3.  The individual could rally a hundred jugglers and performers to simultaneously show up and 
     juggle
4.  The flash mob would definitely grab the attention of those in attendance
5.  Members of the flash mob could bring spectators into the mob and teach them something fun

It would definitely make an impression on those in attendance and, since it was the stock show, it was a sure bet that TV cameras would be in attendance as well.  It seemed like a perfect opportunity to get some free publicity and be memorable at the same time.

Sadly, the individual didn't take me up on the idea, but I stand by the fact that it would have been successful.  No matter how well-planned and executed your social media efforts are, face-to-face interaction is always going to be a key element to building an audience or customer base.  The problem is, sometimes face to face interaction can be risky.

Let's assume for a minute that the juggler followed up on my idea.  He rallies a hundred jugglers and performers and hits the stock show.  There's a risk that maybe someone might have been hurt by a stray bowling pin.  There's a risk that security might not have been as "cool" with a juggling flash mob as the attendees might have been and tickets may have been issued, or worse, arrests might have been made (although this could be mitigated by performing the flash mob right outside the gates of the stock show where people are exiting and entering).  What if people just weren't impressed by the display of juggling prowess?  What if....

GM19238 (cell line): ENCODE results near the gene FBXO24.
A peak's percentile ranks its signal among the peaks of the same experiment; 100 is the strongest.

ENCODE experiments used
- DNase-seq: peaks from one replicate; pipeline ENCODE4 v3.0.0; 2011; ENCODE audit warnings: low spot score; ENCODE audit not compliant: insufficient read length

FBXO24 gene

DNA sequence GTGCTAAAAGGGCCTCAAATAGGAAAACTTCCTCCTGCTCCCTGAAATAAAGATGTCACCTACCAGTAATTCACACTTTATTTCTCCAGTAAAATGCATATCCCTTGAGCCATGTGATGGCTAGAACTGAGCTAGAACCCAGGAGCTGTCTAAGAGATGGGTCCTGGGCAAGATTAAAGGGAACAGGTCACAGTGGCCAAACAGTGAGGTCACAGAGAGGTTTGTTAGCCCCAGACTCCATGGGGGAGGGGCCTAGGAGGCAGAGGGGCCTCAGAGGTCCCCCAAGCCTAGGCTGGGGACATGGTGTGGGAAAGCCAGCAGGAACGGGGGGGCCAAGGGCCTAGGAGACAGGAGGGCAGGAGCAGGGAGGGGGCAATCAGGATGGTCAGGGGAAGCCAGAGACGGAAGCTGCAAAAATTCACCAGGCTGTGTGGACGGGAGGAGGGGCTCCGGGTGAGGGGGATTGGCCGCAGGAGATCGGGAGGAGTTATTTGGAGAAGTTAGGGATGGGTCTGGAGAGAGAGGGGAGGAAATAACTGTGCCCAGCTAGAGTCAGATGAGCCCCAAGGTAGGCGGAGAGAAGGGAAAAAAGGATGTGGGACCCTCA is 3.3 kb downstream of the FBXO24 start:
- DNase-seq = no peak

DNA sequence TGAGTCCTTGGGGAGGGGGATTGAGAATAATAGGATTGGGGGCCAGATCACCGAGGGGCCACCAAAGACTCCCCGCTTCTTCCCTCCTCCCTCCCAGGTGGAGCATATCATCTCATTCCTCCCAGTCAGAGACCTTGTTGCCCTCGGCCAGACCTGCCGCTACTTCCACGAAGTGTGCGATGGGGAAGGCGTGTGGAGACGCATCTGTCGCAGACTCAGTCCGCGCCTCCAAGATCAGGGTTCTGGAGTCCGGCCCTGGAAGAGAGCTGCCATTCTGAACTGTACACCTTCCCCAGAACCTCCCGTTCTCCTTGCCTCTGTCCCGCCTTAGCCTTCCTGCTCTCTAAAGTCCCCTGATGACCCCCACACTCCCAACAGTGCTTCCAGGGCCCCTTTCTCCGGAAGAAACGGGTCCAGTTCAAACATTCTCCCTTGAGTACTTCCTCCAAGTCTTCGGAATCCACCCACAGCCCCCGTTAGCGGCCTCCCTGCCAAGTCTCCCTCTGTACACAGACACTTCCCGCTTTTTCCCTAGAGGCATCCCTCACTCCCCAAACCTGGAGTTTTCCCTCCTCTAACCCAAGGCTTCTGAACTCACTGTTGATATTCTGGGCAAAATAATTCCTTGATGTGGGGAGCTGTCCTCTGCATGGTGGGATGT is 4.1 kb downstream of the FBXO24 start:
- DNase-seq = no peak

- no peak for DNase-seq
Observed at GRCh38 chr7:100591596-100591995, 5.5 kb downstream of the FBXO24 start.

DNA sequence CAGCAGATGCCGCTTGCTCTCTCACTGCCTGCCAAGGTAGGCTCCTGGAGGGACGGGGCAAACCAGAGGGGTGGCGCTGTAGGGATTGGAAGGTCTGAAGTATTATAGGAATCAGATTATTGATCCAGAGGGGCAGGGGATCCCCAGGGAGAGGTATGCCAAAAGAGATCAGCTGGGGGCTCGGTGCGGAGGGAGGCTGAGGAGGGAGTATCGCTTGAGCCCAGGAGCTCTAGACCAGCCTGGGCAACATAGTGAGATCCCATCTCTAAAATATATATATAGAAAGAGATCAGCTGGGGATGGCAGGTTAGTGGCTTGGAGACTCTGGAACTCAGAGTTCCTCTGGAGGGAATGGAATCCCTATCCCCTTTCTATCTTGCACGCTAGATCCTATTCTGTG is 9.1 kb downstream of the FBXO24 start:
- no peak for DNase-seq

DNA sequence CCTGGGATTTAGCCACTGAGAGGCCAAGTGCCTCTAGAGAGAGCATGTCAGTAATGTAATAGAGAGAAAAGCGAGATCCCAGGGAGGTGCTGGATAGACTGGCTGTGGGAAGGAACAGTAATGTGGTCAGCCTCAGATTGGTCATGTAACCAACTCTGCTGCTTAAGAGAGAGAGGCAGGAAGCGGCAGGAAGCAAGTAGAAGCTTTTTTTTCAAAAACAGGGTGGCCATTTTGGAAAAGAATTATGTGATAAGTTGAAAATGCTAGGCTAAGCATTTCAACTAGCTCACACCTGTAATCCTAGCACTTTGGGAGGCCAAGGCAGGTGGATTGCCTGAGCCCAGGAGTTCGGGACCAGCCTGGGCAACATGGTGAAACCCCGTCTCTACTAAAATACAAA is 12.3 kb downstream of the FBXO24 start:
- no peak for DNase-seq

There are a lot of what if's when you decide to create a community outreach event designed to force face-to-face interaction.  It is a risk.  But there's a risk anytime you are in public as a representative of your organization.  Maybe someone doesn't like your tie, or the way you talk, or smell or look.  That's why social media can be such a powerful tool.  It's a representation of your organization online.  There are still risks online, but you can control some of those variables in a virtual environment.

In person, those variables tend to be out of your control.  That's why it's so essential to take time and care when putting together any kind of community outreach event.  The last thing you need is to make a bad impression, or worse, have a violent mob on your hands.


What This Means To You:

As a small business and non-profit, you have spent time creating an image online and on various social media platforms for your organization.  This image should carry over to any public event you participate in or create.

Here are some tips when putting together any kind of community outreach event:


1.  Keep it manageable - Dont' let it get so big you lose track of who is involved

2.  Maintain your online image - If you have branded yourself online, keep that brand in public

3.  Know the players - Know the participants in your event.  Make sure you know and trust everyone
     who will be an active participant in your event

4.  Stay on top of the little things -  Generally, it's the overlooked details that mean the difference
     between success and failure.  The last thing you want is to be surprised by anything during your
     event

5.  Keep your message clear - Events have a way of taking on a life of their own and when this
     happens, your message can get lost.  For instance, PETA does these public events about animal
     cruelty, but most of the time, the focus and buzz is just about scantily clad, attractive women in
     cages.  The message gets lost to most people.  You want to avoid this issue.

Community outreach events should be part of your social media and public relations campaigns.  Use a flash mob if it's appropriate.  Just be aware of the dangers.  Events like these can be a huge boost if used correctly and done well.  They can also be damaging if you lose control of them.

The last thing you want to do is try to explain why a mob of teens tore apart a neighborhood as part of a pr stunt.  That's just not good for business.